Antibiotic exposure and ‘response failure’ for subsequent respiratory tract infections: An observational cohort study of UK preschool children in primary care
Van Hecke O., Fuller A., Bankhead C., Jenkins-Jones S., Francis N., Moore M., Butler C., Wang K.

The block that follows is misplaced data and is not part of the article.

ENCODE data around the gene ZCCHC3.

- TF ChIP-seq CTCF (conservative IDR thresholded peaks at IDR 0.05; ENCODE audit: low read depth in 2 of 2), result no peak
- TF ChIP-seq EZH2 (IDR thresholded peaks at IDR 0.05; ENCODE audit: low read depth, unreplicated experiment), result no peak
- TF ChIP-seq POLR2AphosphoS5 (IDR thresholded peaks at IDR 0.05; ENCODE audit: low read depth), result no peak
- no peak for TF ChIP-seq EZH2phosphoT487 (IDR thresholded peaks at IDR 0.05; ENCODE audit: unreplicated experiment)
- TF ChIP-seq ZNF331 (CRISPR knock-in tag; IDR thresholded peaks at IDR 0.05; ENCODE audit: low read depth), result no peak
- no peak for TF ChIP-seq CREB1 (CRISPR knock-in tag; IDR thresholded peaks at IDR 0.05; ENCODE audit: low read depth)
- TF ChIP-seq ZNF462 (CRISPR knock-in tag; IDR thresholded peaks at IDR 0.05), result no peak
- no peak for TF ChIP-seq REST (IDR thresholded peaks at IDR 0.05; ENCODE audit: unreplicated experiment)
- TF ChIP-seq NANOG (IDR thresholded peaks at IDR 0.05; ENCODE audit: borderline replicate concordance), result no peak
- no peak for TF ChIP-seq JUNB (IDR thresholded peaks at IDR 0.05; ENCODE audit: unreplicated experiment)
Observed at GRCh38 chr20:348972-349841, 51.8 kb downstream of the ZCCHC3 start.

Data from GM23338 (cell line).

©British Journal of General Practice Background Childhood antibiotic exposure has important clinically relevant implications. These include disruption to the microbiome, antibiotic resistance, and clinical workload manifesting as treatment ‘failure’. Aim To examine the relationship between the number of antibiotic courses prescribed to preschool children for acute respiratory tract infections (RTI), in the preceding year, and subsequent RTIs that failed to respond to antibiotic treatment (‘response failures’). Design and setting A cohort study using UK primary care data from the Clinical Practice Research Datalink, 2009 to 2016. Method Children aged 12 to 60 months (1 to 5 years) who were prescribed an antibiotic for an acute RTI (upper and lower RTI or otitis media) were included. One random index antibiotic course for RTI per child was selected. Exposure was the number of antibiotic prescriptions for acute RTI up to 12 months before the index antibiotic prescription. The outcome was ‘response failure’ up to 14 days after index antibiotic prescription, defined as: subsequent antibiotic prescription; referral; hospital admission; death; or emergency department attendance within 3 days. The authors used logistic regression models to estimate the odds between antibiotic exposure and response failure. Results Out of 114 329 children who were prescribed an antibiotic course for acute RTI, children who received ≥2 antibiotic courses for acute RTIs in the preceding year had greater odds of response failure; one antibiotic course: adjusted odds ratio (OR) 1.03 (95% confidence interval [CI] = 0.88 to 1.21), P = 0.67, n = 230 children; ≥2 antibiotic courses: adjusted OR 1.32 (CI = 1.04 to 1.66), P = 0.02, n = 97. Conclusion Childhood antibiotic exposure for acute RTI may be a good predictor for subsequent response failure (but not necessarily because of antibiotic treatment failure). Further research is needed to improve understanding of the mechanisms underlying response failure.